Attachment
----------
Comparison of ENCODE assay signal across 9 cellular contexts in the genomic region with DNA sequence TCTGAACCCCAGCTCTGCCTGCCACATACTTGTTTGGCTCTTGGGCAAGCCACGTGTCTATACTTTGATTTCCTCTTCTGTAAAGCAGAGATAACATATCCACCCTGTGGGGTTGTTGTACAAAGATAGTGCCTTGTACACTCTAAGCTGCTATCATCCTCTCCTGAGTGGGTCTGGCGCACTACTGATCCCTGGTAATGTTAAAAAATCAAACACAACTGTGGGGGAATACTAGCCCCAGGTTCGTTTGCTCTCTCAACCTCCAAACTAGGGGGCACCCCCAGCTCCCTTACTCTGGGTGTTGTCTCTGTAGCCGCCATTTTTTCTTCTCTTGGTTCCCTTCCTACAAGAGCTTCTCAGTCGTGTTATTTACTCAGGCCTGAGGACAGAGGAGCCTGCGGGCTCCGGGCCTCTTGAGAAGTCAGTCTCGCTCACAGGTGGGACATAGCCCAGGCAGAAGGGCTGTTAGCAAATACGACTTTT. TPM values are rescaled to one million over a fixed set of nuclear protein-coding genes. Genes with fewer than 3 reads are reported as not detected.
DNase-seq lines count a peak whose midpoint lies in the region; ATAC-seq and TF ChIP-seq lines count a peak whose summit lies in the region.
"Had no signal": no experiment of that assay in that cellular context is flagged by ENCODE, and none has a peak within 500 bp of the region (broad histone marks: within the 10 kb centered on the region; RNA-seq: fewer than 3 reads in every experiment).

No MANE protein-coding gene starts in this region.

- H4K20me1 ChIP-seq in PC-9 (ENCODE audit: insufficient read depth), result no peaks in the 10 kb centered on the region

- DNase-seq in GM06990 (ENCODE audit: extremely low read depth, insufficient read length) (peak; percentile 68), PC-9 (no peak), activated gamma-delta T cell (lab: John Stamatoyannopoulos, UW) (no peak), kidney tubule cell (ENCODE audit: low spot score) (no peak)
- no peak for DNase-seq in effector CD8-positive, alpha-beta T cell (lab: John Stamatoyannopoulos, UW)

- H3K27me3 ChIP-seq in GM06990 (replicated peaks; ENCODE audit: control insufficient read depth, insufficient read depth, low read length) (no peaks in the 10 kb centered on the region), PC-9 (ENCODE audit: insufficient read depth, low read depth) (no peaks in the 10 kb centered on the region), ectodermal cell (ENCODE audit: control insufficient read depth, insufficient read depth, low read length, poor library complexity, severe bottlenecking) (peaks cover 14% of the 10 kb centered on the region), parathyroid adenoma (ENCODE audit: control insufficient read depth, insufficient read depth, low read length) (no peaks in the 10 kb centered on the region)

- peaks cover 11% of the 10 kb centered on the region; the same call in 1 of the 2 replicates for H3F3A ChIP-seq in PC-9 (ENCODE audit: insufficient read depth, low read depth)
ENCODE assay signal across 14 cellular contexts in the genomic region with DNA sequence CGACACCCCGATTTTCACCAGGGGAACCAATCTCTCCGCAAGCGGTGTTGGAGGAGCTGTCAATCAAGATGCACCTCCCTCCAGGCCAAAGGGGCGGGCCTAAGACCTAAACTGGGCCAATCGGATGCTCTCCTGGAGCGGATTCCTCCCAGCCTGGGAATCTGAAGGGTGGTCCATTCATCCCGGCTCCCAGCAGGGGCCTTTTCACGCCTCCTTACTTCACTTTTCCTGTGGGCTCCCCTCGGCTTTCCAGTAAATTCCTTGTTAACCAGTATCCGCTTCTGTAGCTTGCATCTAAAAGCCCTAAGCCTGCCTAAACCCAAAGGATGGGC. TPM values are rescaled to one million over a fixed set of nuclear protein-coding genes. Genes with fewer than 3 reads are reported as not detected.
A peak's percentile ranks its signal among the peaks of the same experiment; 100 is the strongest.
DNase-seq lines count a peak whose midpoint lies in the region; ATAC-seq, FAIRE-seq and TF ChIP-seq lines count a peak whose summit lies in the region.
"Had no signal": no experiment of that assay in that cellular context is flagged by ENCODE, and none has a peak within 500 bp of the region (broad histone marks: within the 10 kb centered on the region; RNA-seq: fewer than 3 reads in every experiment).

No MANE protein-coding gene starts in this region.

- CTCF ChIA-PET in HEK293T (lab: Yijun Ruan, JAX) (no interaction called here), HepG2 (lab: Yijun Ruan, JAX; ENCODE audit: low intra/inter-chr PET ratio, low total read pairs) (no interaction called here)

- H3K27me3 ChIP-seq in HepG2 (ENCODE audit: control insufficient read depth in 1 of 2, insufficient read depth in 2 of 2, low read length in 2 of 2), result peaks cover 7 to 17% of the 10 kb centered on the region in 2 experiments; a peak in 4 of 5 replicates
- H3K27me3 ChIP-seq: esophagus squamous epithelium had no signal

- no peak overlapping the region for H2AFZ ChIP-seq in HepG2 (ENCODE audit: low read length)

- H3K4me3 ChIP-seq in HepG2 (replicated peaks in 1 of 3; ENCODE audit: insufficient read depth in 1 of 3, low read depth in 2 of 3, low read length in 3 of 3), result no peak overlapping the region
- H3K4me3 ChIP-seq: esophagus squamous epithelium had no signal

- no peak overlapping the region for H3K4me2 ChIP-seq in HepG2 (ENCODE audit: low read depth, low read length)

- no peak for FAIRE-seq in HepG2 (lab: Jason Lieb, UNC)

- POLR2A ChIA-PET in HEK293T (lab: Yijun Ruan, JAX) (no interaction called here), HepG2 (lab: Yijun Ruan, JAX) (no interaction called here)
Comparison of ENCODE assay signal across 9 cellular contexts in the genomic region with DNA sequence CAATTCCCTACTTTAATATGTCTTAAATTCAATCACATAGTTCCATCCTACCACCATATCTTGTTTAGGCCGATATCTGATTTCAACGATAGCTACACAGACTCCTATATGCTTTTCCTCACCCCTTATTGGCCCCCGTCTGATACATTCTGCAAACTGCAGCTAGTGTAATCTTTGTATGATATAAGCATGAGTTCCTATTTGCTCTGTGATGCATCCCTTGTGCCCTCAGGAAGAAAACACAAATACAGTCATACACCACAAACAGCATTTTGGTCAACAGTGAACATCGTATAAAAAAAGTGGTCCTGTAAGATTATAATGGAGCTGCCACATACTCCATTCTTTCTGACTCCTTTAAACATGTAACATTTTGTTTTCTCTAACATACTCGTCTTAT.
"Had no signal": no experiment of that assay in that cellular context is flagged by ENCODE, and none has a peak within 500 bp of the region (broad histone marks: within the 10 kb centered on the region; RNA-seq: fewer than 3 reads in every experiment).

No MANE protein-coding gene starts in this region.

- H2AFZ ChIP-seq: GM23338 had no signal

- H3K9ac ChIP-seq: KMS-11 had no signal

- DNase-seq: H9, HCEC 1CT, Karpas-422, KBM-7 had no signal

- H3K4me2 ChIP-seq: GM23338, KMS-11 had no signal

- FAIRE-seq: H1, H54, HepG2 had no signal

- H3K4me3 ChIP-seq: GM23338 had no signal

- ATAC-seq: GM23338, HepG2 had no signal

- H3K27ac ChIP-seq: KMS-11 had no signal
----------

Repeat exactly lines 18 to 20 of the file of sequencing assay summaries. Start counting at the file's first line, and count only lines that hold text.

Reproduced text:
- no peak overlapping the region for H2AFZ ChIP-seq in HepG2 (ENCODE audit: low read length)

- H3K4me3 ChIP-seq in HepG2 (replicated peaks in 1 of 3; ENCODE audit: insufficient read depth in 1 of 3, low read depth in 2 of 3, low read length in 3 of 3), result no peak overlapping the region
- H3K4me3 ChIP-seq: esophagus squamous epithelium had no signal